For institutions that seek to finance affordable housing, adaptive reuse feels like a special bonus. The complexity of adaptive reuse can test the stamina and creativity of all involved, but the results can be both spectacular and far-reaching. When a much-beloved building is restored to life, the surrounding neighborhood shares in this invigoration. The impact on residents can also be profound. There is something reaffirming about living in a community landmark, particularly one that so clearly exhibits the care that went into its restoration.

Laura Bailey
Laura Bailey

Other benefits of adaptive reuse as a strategy for affordable housing are highlighted in Real Trends: The Future of Real Estate in the United States, a report commissioned by Capital One and written by the MIT Center for Real Estate. The authors note that structures selected for adaptive reuse are usually close to city centers and embedded in the urban infrastructure, affording improved access to transportation and employment opportunities. They also cite the lower environmental costs of retrofitting existing buildings over building new ones.

Capital One’s Community Finance team has seen these trends play out in our work. As the country’s affordable housing crisis continues, finding new life in the hidden gems found in our city centers makes sense for all involved.

Baltimore’s Columbus School

Opening in 1891, the Columbus School was a linchpin of Baltimore’s South Clifton Park neighborhood. The school was built in an imposing Romanesque Revival style meant to convey to young scholars the importance of education. They evidently received the message, because for years the Columbus School was considered one of the best in the Baltimore system.

Despite being placed on the National Register of Historic Places in 1979, the school struggled to find a new role after it closed in the early 1970s. An initial conversion to apartments failed, and by the turn of the century the building was abandoned. It was derelict in 2012, when The Woda Group, one of the nation’s largest developers of affordable housing, began planning to convert the building to affordable housing.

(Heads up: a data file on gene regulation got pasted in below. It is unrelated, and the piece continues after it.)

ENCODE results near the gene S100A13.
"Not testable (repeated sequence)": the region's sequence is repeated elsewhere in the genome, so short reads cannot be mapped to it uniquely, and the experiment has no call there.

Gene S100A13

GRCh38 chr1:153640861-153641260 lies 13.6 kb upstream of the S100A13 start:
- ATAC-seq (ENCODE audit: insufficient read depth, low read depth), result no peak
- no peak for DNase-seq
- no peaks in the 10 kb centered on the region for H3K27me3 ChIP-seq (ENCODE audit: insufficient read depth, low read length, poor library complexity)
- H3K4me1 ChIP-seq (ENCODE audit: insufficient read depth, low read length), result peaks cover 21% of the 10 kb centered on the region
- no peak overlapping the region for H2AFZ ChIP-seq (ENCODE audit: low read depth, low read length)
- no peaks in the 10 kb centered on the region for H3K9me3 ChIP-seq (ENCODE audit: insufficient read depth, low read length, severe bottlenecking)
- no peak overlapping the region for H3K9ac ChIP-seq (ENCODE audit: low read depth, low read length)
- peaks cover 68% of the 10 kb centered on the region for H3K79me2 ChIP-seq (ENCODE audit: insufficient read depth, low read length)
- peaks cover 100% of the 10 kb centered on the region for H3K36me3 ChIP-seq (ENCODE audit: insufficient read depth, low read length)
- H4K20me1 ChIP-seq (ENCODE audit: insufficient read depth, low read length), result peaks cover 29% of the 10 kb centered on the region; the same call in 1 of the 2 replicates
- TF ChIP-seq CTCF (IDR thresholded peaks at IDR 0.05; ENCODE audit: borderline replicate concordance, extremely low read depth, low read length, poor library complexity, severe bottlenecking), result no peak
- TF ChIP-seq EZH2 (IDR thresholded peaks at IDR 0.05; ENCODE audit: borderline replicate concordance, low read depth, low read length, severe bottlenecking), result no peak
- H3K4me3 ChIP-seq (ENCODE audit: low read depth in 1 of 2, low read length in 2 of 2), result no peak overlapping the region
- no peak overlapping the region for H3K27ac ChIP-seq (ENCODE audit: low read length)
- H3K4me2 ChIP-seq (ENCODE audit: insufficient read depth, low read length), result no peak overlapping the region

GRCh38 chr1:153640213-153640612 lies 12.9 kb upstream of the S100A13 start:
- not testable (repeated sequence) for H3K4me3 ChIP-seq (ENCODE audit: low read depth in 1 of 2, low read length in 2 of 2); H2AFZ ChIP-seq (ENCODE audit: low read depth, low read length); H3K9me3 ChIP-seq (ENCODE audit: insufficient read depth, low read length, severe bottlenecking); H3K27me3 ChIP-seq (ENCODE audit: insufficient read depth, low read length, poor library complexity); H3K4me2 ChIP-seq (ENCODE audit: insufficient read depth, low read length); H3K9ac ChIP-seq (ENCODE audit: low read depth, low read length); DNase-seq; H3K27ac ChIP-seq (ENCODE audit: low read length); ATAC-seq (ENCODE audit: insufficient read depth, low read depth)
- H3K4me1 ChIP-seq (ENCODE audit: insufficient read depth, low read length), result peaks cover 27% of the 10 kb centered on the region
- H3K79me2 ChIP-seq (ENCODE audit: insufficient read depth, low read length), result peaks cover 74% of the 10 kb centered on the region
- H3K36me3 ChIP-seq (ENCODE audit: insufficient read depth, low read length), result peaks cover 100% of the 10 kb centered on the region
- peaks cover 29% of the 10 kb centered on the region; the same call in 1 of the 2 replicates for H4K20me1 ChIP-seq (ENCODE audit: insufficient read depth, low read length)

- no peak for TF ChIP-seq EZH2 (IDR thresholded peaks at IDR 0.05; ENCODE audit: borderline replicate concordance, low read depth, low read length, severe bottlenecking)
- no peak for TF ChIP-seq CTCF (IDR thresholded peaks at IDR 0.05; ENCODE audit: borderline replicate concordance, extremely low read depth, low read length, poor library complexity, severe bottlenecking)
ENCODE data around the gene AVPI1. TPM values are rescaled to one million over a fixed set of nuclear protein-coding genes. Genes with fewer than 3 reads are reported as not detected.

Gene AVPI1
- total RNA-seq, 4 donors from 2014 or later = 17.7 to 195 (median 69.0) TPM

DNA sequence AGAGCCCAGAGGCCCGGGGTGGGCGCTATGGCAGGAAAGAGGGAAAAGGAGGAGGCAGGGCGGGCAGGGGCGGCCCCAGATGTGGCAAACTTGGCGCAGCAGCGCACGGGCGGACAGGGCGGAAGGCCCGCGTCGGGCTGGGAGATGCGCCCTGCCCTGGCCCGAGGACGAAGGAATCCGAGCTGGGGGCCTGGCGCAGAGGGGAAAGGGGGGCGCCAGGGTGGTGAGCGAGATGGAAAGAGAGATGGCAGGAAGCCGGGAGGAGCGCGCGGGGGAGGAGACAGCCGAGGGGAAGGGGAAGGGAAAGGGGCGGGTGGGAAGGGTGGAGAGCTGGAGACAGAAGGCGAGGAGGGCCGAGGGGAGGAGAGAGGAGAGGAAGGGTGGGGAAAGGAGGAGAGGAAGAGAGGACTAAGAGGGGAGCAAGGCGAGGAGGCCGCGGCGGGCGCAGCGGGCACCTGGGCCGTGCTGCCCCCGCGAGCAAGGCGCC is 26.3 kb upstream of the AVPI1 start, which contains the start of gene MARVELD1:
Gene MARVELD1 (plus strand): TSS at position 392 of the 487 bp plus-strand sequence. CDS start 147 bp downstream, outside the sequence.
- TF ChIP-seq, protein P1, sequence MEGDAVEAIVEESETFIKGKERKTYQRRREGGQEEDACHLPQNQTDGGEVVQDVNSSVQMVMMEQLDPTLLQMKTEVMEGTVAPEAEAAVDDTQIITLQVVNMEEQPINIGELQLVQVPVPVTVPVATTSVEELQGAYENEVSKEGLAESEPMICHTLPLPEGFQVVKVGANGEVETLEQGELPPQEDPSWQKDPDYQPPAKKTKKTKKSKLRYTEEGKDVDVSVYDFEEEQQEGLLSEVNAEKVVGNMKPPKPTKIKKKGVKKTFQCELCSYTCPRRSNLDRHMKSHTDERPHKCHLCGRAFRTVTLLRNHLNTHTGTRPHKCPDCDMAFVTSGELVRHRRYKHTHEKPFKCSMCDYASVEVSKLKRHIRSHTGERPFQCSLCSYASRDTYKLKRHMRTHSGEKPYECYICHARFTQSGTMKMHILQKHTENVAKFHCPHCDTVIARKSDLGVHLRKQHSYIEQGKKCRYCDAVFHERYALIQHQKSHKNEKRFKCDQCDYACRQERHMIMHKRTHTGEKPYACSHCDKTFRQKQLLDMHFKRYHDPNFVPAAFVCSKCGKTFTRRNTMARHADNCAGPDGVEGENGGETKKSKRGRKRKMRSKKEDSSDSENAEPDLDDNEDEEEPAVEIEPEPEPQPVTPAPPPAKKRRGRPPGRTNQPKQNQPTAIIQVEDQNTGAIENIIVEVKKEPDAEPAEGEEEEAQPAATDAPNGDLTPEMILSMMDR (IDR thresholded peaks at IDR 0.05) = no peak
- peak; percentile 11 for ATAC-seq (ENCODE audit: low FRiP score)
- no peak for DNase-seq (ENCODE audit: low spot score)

The $13 million Columbus School Apartments, completed in 2014, marks the rebirth of a landmark and epitomizes the benefits gained by combining affordable housing and adaptive reuse. It adds 50 units to the local housing stock, with units reserved for residents earning less than 30%, 40%, and 50% of the area median income (AMI). It is within walking distance of The Johns Hopkins Hospital, and, thanks to a number of intersecting bus lines, the building provides excellent access to jobs across the city. It is also contributing to community revitalization; Baltimore authorities have characterized the reopening of the building as an important piece of the city’s renewal strategy for the North Avenue corridor, just a block away.

The combination of these benefits and the quality of the team assembled to restore the building were powerful inducements for Capital One’s participation. In addition to a highly respected developer like The Woda Group, the team included architects CBH Associates and the Center for Urban Families, a Baltimore nonprofit that is providing social services to residents. To support the effort, Capital One purchased $12.3 million in low income housing tax credits (LIHTCs) and historical tax credits through Hudson Housing Capital.

Capital One felt comfortable enough with adaptive reuse in Baltimore to apply the solution more broadly. Even while Columbus School was underway, our Community Finance team began working on another affordable development in Baltimore, the adaptive reuse of an abandoned 1920s police station in the Fells Point neighborhood.

Seattle’s Building 9 at the Former Sand Point Naval Air Station

In its heyday during World War II, the Sand Point Naval Air Station supported 8,000 civilian and military personnel, 150 shops for repair and modification of fleet aircraft, and training schools for radiomen, aviation metalsmiths, and aviation machinists. During peacetime, its primary mission was training naval reservists. As a result, most Seattleites of a certain age are likely to know someone who was stationed there, if they weren’t stationed there themselves.